Mazda6 Tourer 2.5 GT

Sport Auto

Mazda6 Tourer, front
Mazda6 Tourer, front
Mazda6 Tourer, side
Mazda6 Tourer, rear
Mazda6 Tourer, 2018, interior
Mazda6 Tourer, 2018, boot

STAND back and scan the spec of the elegant Mazda6 Tourer and you soon realise that it's swimming somewhat against the tide...distinctly retro in an era of electrification and hybridisation.

What's more, most families are currently being tempted towards SUVs rather than estates, and small engines that are boosted by an electric motor tend to be the order of the day.

The latest Tourer gets a whacking 2.5-litre lump without even a glimmer of an electric assistance.

Yet despite its reluctance to tow the fashionable line, it's a cracking all-purpose family wagon offering unusual refinement, decent space for passengers and their baggage and strong performance.

The 6 has been around in various for about two decades and the stylish estate or Tourer, as Mazda prefers it, has long been a favourite in UK, especially since the saloon has no hatch option now.

A couple of years ago, it was treated to a new mesh grille, ride improvements and a more modern facia. Also the 2.3litre petrol engine was upgraded to 2.5-litre.

The four cylinder engine packs 194bhp, but don't get the idea this is a fire-breathing , traffic-light grand prix star.

On the contrary, its forte is relaxed and near silent cruising rather than performance. To complement the relaxed gait, there's a six-speed automatic gearbox as standard.

Considering the size of the engine, mid-range torque is less than expected. Well chosen gear ratios of the automatic gearbox help compensate, however.

In keeping with Mazda's emphasis on driving dynamics, the 6 Tourer feels firmly planted on the road and rolls little during fast cornering. There's little sign of front drive steering tug and adhesion levels are up there with the best.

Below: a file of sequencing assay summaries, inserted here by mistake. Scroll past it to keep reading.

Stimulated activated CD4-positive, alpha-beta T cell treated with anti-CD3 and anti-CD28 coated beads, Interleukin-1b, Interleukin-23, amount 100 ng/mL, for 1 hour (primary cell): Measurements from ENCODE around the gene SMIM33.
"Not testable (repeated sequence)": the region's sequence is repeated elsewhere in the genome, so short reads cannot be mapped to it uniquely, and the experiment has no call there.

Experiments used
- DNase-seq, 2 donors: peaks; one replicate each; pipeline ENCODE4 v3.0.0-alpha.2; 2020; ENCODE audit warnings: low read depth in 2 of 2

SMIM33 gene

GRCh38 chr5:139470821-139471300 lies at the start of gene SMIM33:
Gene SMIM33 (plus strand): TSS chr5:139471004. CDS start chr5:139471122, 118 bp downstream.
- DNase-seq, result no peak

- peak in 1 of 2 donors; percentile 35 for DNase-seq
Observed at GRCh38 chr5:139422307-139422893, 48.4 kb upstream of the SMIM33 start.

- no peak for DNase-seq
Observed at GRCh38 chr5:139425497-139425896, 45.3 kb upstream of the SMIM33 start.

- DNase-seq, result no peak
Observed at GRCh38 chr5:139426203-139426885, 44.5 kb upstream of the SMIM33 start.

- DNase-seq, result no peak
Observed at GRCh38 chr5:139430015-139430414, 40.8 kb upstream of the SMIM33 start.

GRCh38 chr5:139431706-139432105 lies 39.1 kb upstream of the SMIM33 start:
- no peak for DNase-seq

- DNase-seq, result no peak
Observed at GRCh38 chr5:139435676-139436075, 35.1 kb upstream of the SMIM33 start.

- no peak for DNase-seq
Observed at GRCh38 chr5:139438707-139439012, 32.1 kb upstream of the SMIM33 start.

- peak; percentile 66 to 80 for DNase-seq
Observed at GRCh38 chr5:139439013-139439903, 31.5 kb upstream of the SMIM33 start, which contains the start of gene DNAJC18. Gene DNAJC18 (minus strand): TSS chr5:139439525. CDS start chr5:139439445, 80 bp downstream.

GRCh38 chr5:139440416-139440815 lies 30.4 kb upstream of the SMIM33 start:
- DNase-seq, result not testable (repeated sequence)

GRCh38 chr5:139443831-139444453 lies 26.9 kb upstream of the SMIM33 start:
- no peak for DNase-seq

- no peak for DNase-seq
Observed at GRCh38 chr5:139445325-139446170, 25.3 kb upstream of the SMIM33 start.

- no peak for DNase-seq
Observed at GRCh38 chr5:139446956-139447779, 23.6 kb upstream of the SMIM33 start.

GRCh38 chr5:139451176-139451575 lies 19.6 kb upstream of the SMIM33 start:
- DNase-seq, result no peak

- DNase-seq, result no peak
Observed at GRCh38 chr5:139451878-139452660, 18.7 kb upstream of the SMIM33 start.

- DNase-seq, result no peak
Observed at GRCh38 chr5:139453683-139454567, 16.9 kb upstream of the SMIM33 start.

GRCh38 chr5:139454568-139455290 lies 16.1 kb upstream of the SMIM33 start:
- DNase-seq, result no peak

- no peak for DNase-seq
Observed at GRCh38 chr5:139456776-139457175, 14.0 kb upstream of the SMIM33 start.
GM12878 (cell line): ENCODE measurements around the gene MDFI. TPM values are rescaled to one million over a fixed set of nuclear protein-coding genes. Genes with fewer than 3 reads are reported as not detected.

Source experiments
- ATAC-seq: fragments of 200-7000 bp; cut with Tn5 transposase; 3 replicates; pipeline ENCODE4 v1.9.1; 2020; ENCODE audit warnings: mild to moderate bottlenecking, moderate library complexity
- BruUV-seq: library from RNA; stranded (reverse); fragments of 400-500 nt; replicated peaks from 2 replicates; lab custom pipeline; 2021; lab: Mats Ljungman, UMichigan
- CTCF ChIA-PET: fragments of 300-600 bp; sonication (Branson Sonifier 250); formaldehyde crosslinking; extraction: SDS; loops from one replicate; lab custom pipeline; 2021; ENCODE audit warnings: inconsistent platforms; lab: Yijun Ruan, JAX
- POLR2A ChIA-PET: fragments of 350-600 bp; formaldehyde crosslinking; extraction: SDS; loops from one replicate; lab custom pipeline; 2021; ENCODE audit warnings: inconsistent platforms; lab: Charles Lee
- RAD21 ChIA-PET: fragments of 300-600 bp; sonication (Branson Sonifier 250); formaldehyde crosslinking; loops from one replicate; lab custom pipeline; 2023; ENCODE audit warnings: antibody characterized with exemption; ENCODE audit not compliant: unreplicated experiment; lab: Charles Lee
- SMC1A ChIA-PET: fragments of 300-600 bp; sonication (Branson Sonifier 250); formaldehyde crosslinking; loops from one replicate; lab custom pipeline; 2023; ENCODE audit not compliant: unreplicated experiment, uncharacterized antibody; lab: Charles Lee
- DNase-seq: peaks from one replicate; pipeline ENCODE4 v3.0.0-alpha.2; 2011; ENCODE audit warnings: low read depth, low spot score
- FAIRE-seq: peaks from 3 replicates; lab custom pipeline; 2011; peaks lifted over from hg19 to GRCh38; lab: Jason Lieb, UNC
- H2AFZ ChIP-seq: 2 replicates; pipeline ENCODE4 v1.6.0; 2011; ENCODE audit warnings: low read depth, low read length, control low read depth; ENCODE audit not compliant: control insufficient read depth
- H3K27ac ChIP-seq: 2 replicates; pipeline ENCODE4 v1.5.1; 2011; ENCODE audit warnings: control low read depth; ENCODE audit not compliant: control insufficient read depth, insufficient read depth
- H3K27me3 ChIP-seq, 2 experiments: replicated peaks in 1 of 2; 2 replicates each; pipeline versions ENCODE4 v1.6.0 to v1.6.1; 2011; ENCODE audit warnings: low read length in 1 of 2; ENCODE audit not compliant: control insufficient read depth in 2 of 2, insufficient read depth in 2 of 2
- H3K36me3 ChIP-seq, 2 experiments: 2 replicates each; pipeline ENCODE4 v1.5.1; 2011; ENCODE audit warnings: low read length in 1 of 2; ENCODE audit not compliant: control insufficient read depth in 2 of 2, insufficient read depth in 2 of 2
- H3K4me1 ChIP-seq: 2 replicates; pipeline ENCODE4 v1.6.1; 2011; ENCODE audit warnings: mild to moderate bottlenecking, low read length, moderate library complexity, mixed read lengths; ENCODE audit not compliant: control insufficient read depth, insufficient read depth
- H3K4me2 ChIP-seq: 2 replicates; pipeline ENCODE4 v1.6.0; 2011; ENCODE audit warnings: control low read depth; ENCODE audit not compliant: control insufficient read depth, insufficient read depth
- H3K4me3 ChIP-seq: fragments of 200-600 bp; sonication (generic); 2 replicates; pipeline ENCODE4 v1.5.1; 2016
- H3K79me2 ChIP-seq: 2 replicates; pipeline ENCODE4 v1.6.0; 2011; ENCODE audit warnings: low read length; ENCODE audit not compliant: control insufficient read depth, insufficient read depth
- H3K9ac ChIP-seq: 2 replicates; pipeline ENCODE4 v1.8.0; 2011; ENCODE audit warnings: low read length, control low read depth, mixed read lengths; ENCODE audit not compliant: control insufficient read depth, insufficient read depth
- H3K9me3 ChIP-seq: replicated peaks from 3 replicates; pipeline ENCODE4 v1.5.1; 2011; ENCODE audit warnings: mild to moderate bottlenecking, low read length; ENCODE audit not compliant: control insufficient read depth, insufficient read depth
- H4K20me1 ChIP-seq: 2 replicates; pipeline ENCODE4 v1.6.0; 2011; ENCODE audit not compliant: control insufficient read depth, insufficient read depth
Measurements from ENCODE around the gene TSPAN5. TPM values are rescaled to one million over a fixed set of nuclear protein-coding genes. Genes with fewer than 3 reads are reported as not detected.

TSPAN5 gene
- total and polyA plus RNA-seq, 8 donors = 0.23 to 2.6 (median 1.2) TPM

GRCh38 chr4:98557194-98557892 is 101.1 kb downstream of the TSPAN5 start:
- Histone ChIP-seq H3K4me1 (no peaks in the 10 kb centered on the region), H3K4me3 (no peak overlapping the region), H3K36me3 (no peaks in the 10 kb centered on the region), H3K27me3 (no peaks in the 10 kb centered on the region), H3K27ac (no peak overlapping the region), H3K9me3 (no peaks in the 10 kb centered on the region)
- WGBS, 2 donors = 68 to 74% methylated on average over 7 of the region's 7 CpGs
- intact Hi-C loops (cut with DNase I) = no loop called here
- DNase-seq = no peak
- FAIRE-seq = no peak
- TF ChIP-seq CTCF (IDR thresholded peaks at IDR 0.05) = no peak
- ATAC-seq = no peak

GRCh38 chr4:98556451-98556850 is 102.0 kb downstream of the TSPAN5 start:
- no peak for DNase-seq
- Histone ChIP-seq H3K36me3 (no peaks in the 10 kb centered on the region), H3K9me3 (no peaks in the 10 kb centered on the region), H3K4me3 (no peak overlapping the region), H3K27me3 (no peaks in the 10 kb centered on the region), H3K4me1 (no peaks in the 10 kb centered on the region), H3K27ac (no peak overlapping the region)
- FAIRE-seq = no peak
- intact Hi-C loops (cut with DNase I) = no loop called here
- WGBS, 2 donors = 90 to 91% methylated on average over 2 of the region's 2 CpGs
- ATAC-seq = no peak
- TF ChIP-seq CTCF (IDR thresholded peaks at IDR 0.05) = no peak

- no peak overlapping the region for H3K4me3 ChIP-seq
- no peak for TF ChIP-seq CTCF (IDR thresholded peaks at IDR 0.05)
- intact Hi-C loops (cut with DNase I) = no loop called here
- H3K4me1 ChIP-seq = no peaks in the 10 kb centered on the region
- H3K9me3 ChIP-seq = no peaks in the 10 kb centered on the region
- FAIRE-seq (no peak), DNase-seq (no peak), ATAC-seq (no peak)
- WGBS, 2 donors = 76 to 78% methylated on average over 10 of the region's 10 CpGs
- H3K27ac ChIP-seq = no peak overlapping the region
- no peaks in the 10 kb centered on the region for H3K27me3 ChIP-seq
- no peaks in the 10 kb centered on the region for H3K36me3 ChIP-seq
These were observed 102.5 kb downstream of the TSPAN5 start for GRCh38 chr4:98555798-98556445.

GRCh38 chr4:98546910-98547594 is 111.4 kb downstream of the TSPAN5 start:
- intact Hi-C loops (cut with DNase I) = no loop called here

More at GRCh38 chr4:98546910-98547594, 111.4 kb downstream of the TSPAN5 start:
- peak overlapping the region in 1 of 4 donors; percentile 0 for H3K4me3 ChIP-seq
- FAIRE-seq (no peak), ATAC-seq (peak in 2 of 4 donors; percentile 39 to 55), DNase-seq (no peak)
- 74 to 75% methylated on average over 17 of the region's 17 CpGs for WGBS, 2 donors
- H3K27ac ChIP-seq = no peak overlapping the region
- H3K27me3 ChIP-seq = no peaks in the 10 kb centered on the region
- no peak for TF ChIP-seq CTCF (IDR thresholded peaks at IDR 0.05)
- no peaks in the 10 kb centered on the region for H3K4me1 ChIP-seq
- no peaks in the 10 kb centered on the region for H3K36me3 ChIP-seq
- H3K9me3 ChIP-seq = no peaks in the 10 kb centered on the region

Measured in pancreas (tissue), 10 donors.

It flows well through bends, absorbing poor road surfaces without too much vertical suspension movement but sufficient to safeguard passengers' comfort. Crisp controls and well-weighted steering add to the driving enjoyment.

Roomier estate cars do exist - such as the VW Passat, Skoda Octavia and even the old favourite Ford Mondeo - but the 6's 522 litre boot is probably big enough for the majority of families. And this expands to 1,640 litres when the rear seats are flipped down.

Passenger space is ample in the front and quite adequate in the rear, even for six-footers. Seats, which are leather covered in the GT Sport version we drove, are well shaped and supportive. Front seats are electrically adjustable.

Back seat passengers may, however, find the presence of the raised centre tunnel to be a bit intrusive when carrying three abreast.

It's impressively packed with safety kit including blind spot monitoring, adaptive cruise control and heads-up windscreen display.

As you might expect, there's a price at the pump to be paid for the big four-pot engine. But we did not consider the 34mpg average we obtained over the 400 mile test to be a deterrent in selecting it.

It may not be in its first flush of youth and is undoubtedly a non-formulaic answer to family motoring, but the 6 Tourer remains one of the most appealing models in its sector, particularly so if you have driving satisfaction as a priority.

£33,710

2,488cc, 194bhp 4cyl petrol engine driving front wheels via automatic gearbox

139mph

8.1sec

41.5

27

172g/km

37%

3yrs/60,000 miles

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